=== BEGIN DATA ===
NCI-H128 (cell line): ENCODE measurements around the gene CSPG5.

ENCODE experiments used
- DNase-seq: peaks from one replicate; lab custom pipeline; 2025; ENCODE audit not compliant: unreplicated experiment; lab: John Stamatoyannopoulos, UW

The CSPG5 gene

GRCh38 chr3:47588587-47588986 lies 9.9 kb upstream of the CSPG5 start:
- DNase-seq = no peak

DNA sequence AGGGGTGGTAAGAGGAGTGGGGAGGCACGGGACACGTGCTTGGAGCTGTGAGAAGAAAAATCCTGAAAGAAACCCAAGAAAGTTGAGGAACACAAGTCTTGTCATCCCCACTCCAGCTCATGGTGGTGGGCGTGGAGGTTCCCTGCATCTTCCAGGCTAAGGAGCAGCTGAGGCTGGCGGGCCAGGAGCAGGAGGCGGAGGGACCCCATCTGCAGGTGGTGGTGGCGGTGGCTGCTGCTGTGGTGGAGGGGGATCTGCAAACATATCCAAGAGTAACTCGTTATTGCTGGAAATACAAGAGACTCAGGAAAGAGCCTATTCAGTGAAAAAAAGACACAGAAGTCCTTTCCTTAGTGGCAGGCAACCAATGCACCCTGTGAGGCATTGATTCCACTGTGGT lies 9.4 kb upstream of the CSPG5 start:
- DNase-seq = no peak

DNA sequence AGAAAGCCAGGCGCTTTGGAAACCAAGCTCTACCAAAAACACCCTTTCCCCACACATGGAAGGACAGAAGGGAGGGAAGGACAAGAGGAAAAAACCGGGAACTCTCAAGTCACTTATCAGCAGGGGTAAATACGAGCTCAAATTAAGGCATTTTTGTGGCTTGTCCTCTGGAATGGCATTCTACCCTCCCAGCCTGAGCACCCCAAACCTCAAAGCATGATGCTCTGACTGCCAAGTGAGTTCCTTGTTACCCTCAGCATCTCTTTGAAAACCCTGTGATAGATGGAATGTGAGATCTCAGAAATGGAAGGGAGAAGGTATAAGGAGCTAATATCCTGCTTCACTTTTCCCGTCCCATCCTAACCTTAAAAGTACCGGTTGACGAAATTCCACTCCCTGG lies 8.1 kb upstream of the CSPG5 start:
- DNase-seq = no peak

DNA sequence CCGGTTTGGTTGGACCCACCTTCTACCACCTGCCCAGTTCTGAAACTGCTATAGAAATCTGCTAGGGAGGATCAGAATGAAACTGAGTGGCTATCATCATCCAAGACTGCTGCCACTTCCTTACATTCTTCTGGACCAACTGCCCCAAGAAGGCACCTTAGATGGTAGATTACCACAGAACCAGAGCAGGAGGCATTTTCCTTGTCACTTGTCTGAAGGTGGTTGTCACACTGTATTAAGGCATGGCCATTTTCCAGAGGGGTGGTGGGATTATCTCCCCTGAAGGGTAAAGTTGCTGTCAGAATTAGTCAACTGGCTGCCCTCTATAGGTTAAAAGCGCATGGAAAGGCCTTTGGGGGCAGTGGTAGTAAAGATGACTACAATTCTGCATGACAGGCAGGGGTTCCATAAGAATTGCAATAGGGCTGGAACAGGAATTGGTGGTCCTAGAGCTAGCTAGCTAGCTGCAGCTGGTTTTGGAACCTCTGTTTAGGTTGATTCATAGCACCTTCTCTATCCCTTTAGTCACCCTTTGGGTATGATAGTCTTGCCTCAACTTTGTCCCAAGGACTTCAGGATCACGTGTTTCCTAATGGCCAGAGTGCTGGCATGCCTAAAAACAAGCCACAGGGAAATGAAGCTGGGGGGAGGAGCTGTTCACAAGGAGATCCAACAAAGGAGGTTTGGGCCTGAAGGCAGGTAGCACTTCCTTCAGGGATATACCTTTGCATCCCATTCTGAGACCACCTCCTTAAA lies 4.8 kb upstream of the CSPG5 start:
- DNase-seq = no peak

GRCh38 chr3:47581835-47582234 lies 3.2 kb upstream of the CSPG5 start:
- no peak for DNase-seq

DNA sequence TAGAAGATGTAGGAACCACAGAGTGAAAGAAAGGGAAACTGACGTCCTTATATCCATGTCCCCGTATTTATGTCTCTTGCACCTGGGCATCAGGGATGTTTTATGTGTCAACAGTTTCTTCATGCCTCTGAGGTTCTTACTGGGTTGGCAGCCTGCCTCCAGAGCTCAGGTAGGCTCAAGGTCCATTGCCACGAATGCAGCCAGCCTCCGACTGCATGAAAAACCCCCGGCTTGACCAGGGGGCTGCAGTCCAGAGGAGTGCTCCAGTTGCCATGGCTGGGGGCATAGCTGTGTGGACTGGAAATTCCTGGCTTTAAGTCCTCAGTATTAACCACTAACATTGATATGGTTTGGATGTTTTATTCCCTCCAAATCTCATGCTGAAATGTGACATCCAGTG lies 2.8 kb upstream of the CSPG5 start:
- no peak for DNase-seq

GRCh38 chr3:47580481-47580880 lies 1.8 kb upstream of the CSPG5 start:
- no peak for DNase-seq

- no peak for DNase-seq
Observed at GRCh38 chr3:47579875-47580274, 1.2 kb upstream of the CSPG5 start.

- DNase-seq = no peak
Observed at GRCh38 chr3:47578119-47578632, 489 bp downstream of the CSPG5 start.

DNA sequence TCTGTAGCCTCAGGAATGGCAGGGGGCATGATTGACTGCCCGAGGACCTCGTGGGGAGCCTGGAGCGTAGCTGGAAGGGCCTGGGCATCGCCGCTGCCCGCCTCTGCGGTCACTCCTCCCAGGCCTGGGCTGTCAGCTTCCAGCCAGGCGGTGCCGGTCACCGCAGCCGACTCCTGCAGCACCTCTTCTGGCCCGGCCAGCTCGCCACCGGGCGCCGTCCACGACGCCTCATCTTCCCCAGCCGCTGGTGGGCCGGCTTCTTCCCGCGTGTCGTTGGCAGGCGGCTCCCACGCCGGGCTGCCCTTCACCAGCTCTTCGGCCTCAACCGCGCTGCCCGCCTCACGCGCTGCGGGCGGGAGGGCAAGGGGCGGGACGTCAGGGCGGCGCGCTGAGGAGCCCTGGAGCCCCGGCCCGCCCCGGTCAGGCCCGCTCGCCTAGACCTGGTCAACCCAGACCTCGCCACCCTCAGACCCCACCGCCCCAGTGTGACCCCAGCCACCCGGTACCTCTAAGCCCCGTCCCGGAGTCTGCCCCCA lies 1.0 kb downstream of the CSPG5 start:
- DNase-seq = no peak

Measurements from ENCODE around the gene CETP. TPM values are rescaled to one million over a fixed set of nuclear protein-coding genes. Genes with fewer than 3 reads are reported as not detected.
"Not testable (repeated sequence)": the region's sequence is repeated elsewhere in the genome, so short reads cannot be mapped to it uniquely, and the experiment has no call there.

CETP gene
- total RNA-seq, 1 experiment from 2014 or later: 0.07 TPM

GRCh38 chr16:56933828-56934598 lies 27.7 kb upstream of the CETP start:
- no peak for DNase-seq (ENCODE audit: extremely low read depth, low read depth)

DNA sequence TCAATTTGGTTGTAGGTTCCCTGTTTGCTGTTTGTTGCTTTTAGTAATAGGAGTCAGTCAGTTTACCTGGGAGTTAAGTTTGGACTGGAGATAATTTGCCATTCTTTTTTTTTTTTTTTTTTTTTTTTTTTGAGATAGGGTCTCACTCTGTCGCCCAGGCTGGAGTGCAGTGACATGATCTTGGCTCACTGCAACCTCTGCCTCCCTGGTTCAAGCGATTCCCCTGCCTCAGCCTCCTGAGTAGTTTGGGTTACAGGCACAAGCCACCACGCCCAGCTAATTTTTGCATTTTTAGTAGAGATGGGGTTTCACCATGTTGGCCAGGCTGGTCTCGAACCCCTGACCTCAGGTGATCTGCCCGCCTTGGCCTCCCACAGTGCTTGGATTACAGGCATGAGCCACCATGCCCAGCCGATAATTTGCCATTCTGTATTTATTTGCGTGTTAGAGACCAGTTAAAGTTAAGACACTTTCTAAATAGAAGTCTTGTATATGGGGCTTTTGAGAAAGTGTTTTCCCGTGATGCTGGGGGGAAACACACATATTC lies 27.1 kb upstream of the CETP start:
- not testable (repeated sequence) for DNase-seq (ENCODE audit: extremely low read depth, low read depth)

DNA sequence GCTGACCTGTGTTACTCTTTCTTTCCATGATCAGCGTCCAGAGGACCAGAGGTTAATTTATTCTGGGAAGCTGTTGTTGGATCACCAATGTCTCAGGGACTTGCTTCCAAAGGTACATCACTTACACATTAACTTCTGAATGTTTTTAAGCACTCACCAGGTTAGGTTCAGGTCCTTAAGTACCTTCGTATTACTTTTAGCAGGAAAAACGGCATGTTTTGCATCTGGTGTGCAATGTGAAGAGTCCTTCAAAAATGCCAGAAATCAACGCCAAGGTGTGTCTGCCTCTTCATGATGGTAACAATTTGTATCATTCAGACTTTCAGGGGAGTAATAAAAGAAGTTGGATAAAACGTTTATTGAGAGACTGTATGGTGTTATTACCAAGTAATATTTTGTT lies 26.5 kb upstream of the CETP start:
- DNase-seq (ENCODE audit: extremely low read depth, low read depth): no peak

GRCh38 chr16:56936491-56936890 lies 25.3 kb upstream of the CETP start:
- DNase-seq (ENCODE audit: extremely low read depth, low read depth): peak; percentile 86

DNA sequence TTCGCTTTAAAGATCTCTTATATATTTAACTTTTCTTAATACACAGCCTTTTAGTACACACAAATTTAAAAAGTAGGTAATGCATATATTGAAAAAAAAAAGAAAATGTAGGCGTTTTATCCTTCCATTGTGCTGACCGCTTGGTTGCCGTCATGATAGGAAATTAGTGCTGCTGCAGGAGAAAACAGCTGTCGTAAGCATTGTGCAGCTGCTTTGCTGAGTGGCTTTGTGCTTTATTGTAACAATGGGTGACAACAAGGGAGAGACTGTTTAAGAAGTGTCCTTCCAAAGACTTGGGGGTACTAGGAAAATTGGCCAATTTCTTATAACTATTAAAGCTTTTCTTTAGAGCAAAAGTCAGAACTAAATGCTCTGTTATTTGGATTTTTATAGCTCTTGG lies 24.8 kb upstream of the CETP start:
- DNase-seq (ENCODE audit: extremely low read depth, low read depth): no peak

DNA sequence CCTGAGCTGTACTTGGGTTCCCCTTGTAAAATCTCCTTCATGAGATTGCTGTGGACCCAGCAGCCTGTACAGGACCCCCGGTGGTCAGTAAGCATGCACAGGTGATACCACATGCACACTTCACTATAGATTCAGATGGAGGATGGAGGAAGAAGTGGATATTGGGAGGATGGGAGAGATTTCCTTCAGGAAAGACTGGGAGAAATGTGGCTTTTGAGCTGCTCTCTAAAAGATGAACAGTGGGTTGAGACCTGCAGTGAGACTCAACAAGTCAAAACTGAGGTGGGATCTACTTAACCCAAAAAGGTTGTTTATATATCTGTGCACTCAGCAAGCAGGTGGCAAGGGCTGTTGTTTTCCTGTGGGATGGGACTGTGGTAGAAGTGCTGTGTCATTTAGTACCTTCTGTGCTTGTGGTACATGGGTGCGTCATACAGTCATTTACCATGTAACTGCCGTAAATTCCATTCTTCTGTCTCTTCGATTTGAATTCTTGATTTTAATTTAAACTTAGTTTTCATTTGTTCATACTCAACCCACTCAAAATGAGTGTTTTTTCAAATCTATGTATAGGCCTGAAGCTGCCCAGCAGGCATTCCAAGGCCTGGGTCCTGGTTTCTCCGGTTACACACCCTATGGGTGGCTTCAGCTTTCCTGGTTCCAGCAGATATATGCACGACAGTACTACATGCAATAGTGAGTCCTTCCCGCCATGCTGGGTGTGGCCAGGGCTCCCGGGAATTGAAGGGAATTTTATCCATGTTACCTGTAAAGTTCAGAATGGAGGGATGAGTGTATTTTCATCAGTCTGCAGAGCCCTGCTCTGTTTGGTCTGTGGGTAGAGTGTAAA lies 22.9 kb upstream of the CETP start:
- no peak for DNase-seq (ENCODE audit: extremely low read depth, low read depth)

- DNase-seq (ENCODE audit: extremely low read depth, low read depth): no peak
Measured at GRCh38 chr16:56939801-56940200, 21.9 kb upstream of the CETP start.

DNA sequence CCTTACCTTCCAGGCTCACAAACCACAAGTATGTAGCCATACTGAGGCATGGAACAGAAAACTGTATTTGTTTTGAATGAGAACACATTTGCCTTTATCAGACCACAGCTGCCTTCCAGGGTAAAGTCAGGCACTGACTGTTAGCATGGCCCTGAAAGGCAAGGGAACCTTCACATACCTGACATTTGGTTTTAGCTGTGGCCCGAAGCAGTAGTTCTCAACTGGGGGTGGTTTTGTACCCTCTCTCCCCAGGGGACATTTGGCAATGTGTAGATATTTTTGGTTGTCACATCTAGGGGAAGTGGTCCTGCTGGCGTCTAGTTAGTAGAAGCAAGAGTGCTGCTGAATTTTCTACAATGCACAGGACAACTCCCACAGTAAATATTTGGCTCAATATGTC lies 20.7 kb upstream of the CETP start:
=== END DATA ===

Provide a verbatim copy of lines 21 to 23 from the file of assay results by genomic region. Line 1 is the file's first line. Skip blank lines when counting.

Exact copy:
- DNase-seq = no peak
Observed at GRCh38 chr3:47578119-47578632, 489 bp downstream of the CSPG5 start.

DNA sequence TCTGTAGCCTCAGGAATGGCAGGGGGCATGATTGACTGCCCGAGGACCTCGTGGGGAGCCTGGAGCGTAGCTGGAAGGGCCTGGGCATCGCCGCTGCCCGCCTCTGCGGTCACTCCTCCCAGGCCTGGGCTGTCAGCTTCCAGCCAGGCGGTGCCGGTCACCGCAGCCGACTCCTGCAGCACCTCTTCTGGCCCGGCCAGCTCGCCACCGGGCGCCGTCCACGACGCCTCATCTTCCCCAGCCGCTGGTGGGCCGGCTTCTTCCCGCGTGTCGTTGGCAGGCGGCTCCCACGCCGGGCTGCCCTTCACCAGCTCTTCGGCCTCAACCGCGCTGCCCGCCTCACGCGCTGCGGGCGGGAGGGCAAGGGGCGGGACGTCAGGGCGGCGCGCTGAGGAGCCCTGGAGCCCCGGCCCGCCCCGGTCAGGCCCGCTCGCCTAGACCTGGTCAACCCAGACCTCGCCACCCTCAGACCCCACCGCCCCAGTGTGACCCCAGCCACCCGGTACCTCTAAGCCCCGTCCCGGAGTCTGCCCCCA lies 1.0 kb downstream of the CSPG5 start: